Thirty-three jammers created eight new empathy-focused games during the May 18-20 Empathy Game Jam at the UCI Esports area. Informatics Professor Tess Tanenbaum organized the event with help from Heidi McDonald, senior creative director at iThrive Games.
“There is a new generation of game developers coming up into the professional and indie spaces who care about making deeper and more meaningful experiences,” says McDonald. “iThrive’s job is to give them science-based, expert developed tools to help them approach designing for prosocial outcomes.”
To that end, iThrive sponsors these free events every month or so, and UCI’s first Empathy Game Jam was a success (see photos here). “I tend to evaluate these events [based on] whether the developers seem to have found our materials thought-provoking, helpful, and interesting, and on the caliber of games we see,” says McDonald. “By those measurements, the event was certainly a success.”
Chris Subagio, a senior software development engineer at Amazon Games Studios who acted a judge for the event, agreed. “I had a grand time. The faculty at UCI are delightful hosts and especially well suited to the Empathy Jam mission. I reckon a good time was had by all!”
Top “Find the Kind” Games
The weekend jam concluded with a showcase, the judging, a dinner and awards. “The participants were all engaged and committed to the principles. We had entries so accomplished that the jury had a hard time picking winners; those were debates worth having,” said Subagio. But in the end, the judges were particularly impressed by two of the eight games presented.
“Sincerely,” a narrative-driven game where the player exchanges letters with a pen pal, won first prize overall, Best Audio, Best Narrative, and Jammers’ Choice. The game was a joint effort by UCI and Cal State University Fullerton students. “The Empathy Jam was a great experience,” says first-time jammer Tara Nguyen, an animation major from CSUF. “It was exciting to see my art being used in the game.” CSUF computer science undergraduate Steven Kha, another first-time jammer, admits that the “find the kind” theme was challenging but he “would definitely attend another game jam like this.”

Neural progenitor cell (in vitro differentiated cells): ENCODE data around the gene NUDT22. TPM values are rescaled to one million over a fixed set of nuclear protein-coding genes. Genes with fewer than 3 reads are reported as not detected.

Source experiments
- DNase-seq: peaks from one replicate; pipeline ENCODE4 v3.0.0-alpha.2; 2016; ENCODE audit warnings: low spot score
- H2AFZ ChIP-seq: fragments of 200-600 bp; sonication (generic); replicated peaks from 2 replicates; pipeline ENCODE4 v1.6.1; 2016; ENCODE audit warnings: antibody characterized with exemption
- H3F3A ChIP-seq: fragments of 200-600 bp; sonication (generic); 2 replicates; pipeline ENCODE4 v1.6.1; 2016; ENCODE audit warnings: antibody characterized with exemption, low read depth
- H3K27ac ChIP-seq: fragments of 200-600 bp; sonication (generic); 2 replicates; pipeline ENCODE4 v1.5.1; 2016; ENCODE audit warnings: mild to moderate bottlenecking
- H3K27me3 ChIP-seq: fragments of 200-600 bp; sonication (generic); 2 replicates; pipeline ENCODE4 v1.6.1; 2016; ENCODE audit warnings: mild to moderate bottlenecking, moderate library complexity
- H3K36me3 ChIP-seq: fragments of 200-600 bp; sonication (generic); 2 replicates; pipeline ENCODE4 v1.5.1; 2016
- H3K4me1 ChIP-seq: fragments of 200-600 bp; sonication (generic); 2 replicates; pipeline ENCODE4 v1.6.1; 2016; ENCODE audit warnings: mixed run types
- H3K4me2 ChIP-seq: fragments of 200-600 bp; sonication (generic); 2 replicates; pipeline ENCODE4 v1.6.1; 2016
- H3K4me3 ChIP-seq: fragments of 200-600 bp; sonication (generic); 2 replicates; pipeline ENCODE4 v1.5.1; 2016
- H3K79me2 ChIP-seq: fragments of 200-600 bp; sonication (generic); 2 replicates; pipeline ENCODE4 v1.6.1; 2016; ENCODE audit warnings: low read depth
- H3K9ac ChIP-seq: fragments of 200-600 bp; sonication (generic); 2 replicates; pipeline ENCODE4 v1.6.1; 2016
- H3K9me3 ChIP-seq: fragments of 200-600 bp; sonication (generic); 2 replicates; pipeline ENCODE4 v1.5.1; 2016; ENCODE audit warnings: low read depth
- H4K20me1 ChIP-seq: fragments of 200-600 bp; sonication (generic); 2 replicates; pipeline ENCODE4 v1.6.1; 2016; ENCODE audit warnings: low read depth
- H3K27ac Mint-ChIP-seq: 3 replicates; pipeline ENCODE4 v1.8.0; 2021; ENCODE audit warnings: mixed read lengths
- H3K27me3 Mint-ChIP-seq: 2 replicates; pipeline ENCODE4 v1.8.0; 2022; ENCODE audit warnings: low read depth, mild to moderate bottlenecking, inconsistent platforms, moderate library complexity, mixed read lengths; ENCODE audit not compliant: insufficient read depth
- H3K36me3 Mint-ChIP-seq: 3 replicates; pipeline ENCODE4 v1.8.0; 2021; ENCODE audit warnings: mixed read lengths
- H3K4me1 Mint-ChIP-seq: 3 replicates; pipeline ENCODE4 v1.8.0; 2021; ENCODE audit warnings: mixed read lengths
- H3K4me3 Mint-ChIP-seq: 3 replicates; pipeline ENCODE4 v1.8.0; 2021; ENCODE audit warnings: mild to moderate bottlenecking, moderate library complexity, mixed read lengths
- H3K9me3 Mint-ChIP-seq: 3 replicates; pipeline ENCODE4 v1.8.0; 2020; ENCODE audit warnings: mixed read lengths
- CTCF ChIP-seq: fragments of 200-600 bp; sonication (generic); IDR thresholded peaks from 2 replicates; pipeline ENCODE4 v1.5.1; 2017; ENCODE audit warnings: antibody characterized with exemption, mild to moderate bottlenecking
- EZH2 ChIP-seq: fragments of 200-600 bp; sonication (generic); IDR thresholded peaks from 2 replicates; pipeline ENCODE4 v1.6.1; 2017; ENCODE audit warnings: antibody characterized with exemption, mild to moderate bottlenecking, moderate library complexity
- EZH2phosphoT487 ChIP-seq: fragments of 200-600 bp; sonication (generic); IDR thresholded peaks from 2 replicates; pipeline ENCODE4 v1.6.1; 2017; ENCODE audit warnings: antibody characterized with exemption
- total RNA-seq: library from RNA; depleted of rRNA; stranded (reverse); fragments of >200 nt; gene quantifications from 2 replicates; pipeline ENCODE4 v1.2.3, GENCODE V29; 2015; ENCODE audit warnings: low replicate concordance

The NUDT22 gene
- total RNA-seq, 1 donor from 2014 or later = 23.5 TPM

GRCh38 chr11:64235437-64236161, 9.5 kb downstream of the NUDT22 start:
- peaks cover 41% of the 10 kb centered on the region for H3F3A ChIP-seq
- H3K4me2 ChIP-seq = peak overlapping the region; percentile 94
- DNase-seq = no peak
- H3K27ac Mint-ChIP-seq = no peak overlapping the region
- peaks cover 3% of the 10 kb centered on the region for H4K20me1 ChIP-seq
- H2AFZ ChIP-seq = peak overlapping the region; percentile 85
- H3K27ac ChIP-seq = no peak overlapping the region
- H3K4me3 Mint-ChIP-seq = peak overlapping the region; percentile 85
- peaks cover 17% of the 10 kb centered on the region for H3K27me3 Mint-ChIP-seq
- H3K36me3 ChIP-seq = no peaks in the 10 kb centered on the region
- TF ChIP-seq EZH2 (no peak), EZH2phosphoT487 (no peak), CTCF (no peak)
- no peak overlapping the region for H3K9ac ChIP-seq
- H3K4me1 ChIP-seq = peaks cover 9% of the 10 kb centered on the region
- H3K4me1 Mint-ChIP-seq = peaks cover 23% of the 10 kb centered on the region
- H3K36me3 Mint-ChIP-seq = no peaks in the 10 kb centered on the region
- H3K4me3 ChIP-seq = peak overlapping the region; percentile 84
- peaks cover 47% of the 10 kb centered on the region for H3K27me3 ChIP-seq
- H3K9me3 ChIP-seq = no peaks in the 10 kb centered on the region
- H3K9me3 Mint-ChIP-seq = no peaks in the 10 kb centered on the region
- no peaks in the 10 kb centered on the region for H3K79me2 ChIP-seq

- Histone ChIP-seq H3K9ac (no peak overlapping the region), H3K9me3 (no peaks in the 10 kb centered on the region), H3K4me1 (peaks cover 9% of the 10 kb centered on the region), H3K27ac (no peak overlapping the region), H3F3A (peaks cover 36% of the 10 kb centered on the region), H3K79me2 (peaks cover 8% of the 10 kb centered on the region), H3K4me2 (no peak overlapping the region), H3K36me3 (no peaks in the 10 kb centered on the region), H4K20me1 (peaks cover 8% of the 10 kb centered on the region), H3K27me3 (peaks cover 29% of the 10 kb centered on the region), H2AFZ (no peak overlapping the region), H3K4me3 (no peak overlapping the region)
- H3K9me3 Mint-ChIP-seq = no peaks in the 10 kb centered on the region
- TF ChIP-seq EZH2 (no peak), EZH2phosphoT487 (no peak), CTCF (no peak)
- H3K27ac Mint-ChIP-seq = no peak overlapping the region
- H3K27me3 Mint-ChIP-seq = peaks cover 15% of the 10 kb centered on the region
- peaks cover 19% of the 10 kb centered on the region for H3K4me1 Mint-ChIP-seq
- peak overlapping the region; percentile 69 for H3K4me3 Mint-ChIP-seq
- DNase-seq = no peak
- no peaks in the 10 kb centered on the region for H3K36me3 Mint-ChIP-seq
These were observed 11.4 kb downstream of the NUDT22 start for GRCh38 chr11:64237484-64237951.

Jake Smith, a second-year computer science student here at UCI, worked on the game’s narrative planning and programming. “Players almost always have a chance to respond with empathy or with apathy, and we try not to guilt the players out of the apathetic answers,” he explains. The team didn’t want players to “put on a fake personality to make others like them better.”
According to McDonald, just a “small amount of polish” is needed to make “Sincerely” ready for submission to festivals. “It was absolutely humbling to see the positive reception from the judges and other jammers after our presentation,” says Smith.
Coming in second place overall and winning Best Art and Best Design was “Ittai Goes to the Gym.” The purely visual game focuses on a passenger sitting on a public bus who, when presented with different situations, must decide whether to get involved and help others. If, by the end of the bus ride, the player hasn’t helped anyone, the other passengers are frustrated and upset. The observant player will find ways to make the bus ride a better experience for everyone involved.
“We thought their use of behavior systems, animation and symbology was fun and interesting,” says McDonald, who hopes this team will also develop their game toward release. “We are very interested in helping any developers from our jams who wish to continue developing and polishing their games, whether that is for commercial release or festival entry.”
Next-Gen Game Developers
iThrive makes a point of collaborating with developers and was honored earlier this year by the International Conference on Game Jams (ICGJ) for its jam program. One of the ways in which iThrive’s program is unique is that it offers instructional content and on-site subject matter expertise, which, here at UCI, was further augmented by Tanenbaum’s own research and expertise. The focus on prosocial game-making fits well with Tanenbaum’s work on identity transformation and empathy through play.
McDonald says she is increasingly meeting developers who “want to help others,” and iThrive similarly assumes the best of its players, encouraging design from a “strengths-based approach.” In this approach, says McDonald, “the ‘lack of empathy’ is not a problem to be solved or a disease to be cured; it’s more like unlocking the empathy superpower that we already give our players credit for having in themselves.”
Is the industry approaching a turning point? “So many times we read headlines about how video games cause antisocial or even violent behavior,” says McDonald. “This just is not borne out at all by science — see the related Higher Education Video Game Alliance statement.” Perhaps these next-gen developers will someday create a new set of headlines that highlight how video games can cause kinder behavior.
— Shani Murray